Allemande to Starboard
Allemande to Starboard
That Sunday morning started as any workday for me. George was expecting me at work at eight o'clock. He had been the duty officer on Saturday, and he was expecting me to relieve him so that he could spend the remainder of the weekend with his wife and children. I had enjoyed a full Saturday of recreation, along with a pleasant evening at home on Friday, and a party on Saturday night. As a result, I had no objections to spending my Sunday aboard the boat, catching up with my paperwork, and generally getting more familiar with the boat and her crew.
It was a bright morning in 1971. My quarters were a small, pleasant three bedroom house on a small man-made island that had been dredged up from the shallow waters of the Gulf of Mexico, or whatever that particular section of silt and mangroves was called. My bicycle was still in the carport, without a lock on it, and I started riding it to the boat. I started out shortly after half past seven, and I quickly made my way to the larger man-made island that contained the bulk of "Navy housing." A left turn took me across the causeway to the main island that had originally been the only island of Key West, Florida.
A right turn on the main drag took me toward downtown, and toward the Navy base. Even at this early hour, I took it slow and easy so as not to work up a sweat. There was very little traffic. As usual, as I passed the corner of Truman Street and Margaret Street, I chuckled at the sign on the Margaret-Truman Laundromat. There were some trees on the city streets, and I found myself veering through their shade, for a bit of relief from the early sun.
The sentry saluted me as I entered the Navy base, and I returned the salute with as much dignity as I could muster, hunched over the handlebars. The whole scene was ludicrous, with me in my wash khaki uniform, with garrison cap, already sweated through from the exercise of the bicycle ride. The Marine sentry looked quite sharp in his creased uniform and fancy insignia, with his formal hat. Once I entered the base there was even less traffic, and the palm trees along the streets made for a more pleasant ride than the streets out in town had provided.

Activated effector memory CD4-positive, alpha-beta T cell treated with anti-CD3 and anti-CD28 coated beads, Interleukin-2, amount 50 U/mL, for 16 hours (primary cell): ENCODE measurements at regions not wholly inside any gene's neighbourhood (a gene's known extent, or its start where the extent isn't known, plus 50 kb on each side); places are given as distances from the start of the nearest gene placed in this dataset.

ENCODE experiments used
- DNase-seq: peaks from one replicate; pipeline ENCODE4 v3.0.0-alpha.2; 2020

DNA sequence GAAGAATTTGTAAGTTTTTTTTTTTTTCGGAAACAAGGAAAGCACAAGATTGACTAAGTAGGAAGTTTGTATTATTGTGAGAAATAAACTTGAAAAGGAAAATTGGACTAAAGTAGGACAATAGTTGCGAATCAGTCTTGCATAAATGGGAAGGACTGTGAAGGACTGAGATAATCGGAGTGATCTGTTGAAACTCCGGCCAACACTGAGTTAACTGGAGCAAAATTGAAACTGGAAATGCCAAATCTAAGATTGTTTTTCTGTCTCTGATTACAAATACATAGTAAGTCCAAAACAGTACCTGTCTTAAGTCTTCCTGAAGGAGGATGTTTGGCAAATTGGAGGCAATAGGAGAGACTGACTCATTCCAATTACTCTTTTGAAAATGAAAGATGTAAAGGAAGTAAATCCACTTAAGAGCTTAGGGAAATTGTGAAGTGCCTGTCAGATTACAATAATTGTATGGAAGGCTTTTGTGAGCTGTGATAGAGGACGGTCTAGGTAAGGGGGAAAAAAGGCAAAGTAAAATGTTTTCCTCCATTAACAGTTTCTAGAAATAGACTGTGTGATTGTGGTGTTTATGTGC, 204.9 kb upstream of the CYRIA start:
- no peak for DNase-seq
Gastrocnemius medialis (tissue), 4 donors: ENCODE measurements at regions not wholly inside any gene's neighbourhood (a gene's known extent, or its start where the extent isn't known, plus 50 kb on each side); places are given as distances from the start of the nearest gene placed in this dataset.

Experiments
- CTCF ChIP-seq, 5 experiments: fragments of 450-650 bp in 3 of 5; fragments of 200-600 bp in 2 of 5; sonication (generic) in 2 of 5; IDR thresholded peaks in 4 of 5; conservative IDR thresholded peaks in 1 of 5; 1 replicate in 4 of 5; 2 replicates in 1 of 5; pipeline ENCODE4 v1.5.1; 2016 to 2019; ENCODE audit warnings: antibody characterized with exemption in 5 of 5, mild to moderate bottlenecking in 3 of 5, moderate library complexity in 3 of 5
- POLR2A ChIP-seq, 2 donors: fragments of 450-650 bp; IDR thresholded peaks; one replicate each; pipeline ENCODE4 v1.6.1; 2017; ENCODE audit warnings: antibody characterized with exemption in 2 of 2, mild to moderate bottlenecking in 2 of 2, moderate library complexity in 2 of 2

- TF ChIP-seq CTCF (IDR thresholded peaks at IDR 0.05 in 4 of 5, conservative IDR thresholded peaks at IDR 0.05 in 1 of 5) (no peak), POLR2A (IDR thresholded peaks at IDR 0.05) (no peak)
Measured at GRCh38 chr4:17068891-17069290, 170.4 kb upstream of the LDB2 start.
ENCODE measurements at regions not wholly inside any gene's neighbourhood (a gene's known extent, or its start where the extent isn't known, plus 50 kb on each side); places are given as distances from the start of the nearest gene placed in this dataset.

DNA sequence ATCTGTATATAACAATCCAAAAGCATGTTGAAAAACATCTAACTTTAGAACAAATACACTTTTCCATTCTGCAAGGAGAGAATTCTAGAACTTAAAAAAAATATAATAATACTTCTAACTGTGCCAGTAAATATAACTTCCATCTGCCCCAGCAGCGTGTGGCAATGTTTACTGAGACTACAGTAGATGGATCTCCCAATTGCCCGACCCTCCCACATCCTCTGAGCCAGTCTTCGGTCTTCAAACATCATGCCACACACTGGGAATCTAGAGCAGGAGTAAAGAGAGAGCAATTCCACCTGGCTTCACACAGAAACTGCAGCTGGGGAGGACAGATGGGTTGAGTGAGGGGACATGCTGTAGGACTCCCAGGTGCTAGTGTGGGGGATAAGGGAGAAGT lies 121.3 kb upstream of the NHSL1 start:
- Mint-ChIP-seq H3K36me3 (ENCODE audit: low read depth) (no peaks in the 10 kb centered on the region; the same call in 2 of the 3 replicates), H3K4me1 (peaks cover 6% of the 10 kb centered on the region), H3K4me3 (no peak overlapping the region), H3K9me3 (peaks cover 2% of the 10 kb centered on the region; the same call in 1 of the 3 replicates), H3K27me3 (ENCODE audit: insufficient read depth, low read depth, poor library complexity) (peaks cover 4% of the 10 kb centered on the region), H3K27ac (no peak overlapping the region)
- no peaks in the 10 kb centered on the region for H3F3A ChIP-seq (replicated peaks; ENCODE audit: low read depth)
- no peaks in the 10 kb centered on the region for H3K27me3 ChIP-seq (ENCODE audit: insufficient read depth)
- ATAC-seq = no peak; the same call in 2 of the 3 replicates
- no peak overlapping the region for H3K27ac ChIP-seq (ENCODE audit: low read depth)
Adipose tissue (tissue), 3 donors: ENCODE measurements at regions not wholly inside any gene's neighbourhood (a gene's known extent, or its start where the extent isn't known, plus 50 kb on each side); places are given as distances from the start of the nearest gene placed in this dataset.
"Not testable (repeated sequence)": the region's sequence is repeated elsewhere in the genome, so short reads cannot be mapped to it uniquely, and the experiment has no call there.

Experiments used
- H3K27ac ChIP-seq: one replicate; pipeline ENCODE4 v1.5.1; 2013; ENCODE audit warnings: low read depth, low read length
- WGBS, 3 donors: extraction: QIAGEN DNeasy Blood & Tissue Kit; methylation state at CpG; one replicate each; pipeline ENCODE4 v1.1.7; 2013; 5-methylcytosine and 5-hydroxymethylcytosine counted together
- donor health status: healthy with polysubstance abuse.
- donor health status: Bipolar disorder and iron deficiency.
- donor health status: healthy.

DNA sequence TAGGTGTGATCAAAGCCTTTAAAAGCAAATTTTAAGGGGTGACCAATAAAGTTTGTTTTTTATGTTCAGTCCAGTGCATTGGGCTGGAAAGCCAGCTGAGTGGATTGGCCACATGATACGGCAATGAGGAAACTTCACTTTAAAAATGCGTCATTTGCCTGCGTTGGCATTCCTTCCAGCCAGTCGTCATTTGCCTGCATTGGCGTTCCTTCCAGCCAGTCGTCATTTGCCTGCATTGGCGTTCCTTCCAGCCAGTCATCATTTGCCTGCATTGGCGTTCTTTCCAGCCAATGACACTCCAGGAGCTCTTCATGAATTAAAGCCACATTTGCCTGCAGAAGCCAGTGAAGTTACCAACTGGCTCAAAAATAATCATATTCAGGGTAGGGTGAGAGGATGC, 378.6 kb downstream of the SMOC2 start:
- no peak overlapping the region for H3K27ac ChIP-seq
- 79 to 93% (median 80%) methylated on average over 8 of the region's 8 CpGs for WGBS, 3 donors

George, bless him, was his usual blustery self. He was large and athletic,and I was skinny and studious. He was a Lieutenant Commander, and I was a mere Lieutenant (Junior Grade). For all his ranting, he was as gentle as a lap dog. We conducted a brief ritual during which I relieved him as the duty officer for the conventional (diesel) submarine, and he left for home.
As duty officer for the boat, as we always referred to it, I was to be responsible for the boat for one day, during which I had minimal work to do. I was just supposed to be there. In theory, the twelve sailors and I could get underway in a few minutes to escape the attacking Japanese Zeros or Cuban Migs. In practice, we were just sleeping off our hangovers from Saturday night.
After I relieved George, I made a little conversation with the duty chief and with the duty section leader. Then I went to the crew's mess and I listened to a few lies about the good times the sailors had enjoyed the night before. Finally, I got around to the serious part of Sunday duty. I went to my "stateroom," a compartment just over six feet long, just over six feet high, and perhaps five feet wide at it's most generous dimension. There I crawled into the topmost of the three bunks, and I went back to sleep.
A short while later, the below-decks watch stander woke me to say that there were some civilians topside, and that I was needed right away. He had a funny look on his face.
When I got to the forward deck topside, I was greeted by 32 people, sixteen couples, all dressed up and ready to . . .